Boil Water Advisory lifted in Jersey City after positive E. coli bacteria test result

JERSEY CITY, New Jersey (WABC) -- A boil water advisory that had been issued for residents of Jersey City following a positive E. coli bacteria test result has been lifted.

Jersey City Mayor Steven Fulop said test results no longer showed contamination.



Jersey City residents and restaurants were asked to boil water before drinking it or using it to cook Friday morning after testing revealed an "irregularity."

Upon receiving the result, SUEZ said it immediately notified local officials and the New Jersey Department of Environmental Protection.

Mayor Steven Fulop said the "irregularity" was discovered near Christ Hospital on Thursday, though the same issue did not show up in a second test.



Fulop called out Suez for lag time in notifying city on the water issue.

"There is still a boil water alert in place for Jersey City as we await additional test results from Suez," the mayor posted on his Facebook Sunday. "We are extremely concerned and extremely disappointed in Suez here. The time lag between when Suez first was aware of the issue with a test result and when they notified the city of a potential issue is absolutely unacceptable. Without question we will pursue this aggressively against Suez with the City Council but the first priority today is to identify the location of the problem and get it corrected from a health standpoint."

Fulop said Friday morning Suez notified the City of Jersey City that there was a positive test for E. coli several days earlier and that there was a potential issue.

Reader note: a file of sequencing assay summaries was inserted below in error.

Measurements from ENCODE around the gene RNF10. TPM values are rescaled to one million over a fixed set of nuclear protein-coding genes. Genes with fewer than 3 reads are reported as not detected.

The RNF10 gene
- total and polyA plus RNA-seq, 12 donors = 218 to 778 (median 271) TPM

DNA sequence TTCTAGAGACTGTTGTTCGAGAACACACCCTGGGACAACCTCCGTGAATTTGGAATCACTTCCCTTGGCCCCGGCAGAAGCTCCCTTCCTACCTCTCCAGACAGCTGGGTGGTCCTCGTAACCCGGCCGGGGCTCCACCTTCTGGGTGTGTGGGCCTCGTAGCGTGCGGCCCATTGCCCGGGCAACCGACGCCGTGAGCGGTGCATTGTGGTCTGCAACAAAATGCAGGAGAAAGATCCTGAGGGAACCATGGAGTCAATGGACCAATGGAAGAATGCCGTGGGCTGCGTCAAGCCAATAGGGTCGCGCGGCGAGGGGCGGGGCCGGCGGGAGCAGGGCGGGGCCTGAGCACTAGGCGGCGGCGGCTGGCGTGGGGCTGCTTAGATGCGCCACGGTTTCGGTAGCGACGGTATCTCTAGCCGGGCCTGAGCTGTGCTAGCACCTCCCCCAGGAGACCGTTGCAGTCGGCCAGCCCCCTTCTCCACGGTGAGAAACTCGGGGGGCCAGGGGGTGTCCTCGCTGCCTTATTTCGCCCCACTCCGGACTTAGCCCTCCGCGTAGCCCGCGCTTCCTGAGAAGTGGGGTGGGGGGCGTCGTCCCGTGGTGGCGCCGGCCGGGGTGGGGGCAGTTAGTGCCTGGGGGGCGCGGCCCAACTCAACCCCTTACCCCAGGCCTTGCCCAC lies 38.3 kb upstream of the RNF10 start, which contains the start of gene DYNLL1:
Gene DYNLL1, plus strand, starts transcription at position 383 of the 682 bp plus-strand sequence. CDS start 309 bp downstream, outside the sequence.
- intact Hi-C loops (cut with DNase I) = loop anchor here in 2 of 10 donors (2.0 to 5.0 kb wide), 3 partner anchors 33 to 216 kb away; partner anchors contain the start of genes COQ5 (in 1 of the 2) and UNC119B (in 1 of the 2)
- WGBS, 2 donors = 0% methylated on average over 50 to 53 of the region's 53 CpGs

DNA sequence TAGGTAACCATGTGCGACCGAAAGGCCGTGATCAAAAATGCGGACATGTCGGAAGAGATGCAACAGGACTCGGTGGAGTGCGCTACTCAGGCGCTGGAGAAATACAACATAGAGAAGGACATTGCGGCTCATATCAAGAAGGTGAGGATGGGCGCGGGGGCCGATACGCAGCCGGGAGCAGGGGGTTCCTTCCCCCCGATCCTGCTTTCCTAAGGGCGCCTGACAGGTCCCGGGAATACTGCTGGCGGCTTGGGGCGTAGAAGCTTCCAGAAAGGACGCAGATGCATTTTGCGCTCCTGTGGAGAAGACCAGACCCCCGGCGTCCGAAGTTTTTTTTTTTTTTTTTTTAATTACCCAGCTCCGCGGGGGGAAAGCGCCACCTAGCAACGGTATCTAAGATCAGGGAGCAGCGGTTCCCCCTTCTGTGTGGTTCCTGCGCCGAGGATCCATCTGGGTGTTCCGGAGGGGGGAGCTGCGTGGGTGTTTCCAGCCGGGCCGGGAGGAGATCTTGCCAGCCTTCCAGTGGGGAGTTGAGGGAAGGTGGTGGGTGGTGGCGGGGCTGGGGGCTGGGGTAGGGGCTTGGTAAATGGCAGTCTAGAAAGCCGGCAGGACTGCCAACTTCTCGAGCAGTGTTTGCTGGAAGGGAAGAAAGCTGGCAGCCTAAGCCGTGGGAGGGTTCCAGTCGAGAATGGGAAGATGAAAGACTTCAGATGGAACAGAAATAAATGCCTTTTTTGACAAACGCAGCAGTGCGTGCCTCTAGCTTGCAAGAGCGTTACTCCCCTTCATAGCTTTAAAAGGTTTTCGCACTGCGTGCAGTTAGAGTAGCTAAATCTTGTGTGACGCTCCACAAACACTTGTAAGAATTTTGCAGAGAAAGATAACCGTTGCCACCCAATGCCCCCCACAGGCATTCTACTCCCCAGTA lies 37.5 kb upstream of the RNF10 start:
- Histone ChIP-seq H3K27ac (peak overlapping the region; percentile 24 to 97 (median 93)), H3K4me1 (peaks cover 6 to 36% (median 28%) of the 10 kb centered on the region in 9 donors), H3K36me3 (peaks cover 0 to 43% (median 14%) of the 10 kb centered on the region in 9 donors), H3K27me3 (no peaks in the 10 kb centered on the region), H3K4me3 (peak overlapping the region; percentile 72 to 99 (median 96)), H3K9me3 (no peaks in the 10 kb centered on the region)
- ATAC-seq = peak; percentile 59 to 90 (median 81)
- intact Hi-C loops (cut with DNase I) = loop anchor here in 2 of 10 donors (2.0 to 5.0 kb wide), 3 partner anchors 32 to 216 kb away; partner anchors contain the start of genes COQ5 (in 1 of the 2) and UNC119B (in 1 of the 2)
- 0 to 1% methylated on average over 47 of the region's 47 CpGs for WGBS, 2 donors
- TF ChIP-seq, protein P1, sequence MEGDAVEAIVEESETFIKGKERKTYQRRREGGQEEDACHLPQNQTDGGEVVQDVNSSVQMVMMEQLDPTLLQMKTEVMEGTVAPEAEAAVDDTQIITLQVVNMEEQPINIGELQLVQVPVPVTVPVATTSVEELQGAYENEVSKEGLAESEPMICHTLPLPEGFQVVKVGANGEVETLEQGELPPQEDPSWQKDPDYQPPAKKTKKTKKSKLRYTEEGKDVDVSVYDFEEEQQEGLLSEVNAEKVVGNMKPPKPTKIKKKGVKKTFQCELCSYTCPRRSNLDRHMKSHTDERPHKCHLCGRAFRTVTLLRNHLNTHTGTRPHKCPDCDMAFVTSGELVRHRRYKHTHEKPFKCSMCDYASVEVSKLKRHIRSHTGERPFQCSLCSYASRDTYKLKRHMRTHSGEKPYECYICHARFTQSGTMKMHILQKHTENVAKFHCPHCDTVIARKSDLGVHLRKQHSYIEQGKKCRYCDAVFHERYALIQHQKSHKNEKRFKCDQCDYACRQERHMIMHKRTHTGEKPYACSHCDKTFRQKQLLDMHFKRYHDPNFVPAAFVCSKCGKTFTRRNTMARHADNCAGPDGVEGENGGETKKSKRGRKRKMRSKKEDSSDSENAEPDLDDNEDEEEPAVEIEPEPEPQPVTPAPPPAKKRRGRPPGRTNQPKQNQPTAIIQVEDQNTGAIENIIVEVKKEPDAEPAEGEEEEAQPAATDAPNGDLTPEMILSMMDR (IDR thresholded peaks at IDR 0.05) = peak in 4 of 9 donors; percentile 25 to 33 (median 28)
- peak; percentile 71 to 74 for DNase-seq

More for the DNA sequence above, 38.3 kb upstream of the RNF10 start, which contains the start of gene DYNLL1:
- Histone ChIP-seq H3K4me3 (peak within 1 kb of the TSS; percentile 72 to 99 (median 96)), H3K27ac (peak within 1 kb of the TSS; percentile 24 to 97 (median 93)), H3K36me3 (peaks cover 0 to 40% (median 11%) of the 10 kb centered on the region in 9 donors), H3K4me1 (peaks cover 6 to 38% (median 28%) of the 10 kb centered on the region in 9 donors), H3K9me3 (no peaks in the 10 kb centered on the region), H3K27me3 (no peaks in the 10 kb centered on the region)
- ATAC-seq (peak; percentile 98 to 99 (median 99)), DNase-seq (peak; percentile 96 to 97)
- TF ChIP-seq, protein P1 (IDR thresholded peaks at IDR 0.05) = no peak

"They notified the state DEP and Jersey City," he said. "We immediately put out a boil alert notification for residents which is still in place as we await more test results - we will not lift the boil alert until we are 100% certain the problem is corrected. As a point of reference Suez does about 160 tests per month citywide (every month) and this is the first time I can recall any abnormal test in as long as I have been involved in government. We need to better understand what the issue is and why it occurred. Once the problem is resolved we will have ample time to question Suez and make sure that the process is corrected long term."

E. coli bacteria can cause illness and are especially a concern for people with weakened immune systems.

"We had the chef boil a large pot of water," Pet Shop restaurant owner David Rappaport said.

Rappaport was not alone, he was one of many restaurant owners taking precautions.

Residents alike were also taking no chances, as officials said they were testing up and down stream.

"First person I called was my mom, she lives in the neighborhood. I was like 'boil your water or drink the bottled water,'" resident Gil Torres said.

The owner of the seafood restaurant Lobster Garage Ron Smith said he was trying his best, but he was more concerned about the city's response.

"The water lines are so old and archaic this is something we have to deal with frequently," Smith said. "A customer told us, Jersey City doesn't do a good job communicating, it has problems with the water."

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